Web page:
Yesterday, my Harris Sliwoski colleague Vince Sliwoski wrote a post entitled, “The Oregon Fires and Cannabis“. Given how fires have been ravaging California for the past few weeks, I thought I’d write on how California’s fires are affected the cannabis industry.
For the past few weeks, our California cannabis attorneys have been told by a number of cannabis businesses of actual or threatened destruction due to the fires. Even for businesses that don’t physically burn down, shutdowns and evacuations can be devastating. Especially for outdoor cultivators, smoke, ash, lack of sunlight, or other forms of environmental pollution can be devastating. On September 11, Marijuana Business Daily published an article examining some of the devastation caused by the wildfires, quoting interviews with cannabis insiders.
Like in Oregon, California’s cannabis agencies have specific rules to deal with potential disasters, which include fires. The rules are generally the same across the industry, but I’ll cite the CA Department of Food and Agriculture’s (CDFA) rules here since outdoor cultivators seem to be the most severely affected to date.
As noted above, CDFA’s rules define “disaster” to mean “condition[s] of extreme peril to the safety of persons and property within the state or a county, city and county, or city caused by such [sic] conditions such as . . . fire”. CDFA rule 8207 regulates disaster relief–if a licensee believes it can’t comply with a licensing requirement (e.g., storing cannabis on a property that’s in the path of a fire), it must notify CDFA and specifically request relief from that requirement. CDFA has total discretion as to whether to grant this relief and can only do it for a limited time (how limited depends on the circumstances). CDFA can also condition that relief on licensees doing certain things, again in the agency’s discretion.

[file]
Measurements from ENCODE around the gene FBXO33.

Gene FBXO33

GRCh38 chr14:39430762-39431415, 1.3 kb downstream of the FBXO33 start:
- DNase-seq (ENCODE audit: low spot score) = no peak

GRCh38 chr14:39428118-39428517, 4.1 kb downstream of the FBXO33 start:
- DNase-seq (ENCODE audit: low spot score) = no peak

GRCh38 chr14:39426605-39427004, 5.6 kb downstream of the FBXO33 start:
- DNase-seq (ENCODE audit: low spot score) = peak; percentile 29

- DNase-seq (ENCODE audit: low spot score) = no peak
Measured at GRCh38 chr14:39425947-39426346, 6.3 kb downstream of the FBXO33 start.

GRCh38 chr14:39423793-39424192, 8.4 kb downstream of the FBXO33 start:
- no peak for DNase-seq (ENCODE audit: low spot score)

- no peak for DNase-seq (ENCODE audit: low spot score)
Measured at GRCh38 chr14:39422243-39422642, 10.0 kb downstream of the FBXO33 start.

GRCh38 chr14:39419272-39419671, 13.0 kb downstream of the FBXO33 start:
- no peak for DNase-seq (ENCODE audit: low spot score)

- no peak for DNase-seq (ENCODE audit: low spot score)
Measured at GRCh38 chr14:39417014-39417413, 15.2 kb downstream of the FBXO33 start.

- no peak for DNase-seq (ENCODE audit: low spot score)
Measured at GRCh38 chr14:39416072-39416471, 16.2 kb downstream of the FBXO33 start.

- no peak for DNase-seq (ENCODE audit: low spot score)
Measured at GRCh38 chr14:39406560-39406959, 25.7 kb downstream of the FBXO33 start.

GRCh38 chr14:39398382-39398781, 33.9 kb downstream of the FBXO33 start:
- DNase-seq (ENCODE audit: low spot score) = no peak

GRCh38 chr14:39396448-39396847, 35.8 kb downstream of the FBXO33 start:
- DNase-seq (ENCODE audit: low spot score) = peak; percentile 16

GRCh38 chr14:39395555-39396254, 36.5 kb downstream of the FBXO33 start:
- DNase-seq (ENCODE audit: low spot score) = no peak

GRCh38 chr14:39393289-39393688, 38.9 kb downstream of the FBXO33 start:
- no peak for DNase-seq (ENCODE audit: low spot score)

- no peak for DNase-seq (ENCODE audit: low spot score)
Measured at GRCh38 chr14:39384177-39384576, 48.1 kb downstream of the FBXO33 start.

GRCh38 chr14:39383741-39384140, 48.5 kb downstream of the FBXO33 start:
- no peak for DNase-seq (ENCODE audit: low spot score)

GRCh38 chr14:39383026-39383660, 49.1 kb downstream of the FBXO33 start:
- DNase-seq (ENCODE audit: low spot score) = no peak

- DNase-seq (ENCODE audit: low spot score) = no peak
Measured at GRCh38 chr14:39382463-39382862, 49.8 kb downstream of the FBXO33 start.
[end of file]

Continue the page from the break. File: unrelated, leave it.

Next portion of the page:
Given that obtaining this pre-approved relief can take some time, crops can be destroyed in the period it takes to get relief. Therefore, CDFA allows licensees to move cannabis off the premises if certain conditions are met, including that the cannabis is brought to a secured location where access is restricted to the licensee and its employees/contractors, and the licensee gives notice to the CDFA within 24 hours of movement. To be clear, these are not the only conditions and requirements and it’s critical to understand all of the requirements.
For licensees that think they could be affected by the fires, evaluation of CDFA’s rules proactively and consulting with an attorney who understands the disaster relief process is key. CDFA and the other agencies (which again have similar rules) will undoubtedly have their respective hands full for the foreseeable future. As my colleague Vince noted, “For now, the best approach is probably to remain alert, listen to local authorities and keep an eye out for further regulatory advisement. And pray for rain.”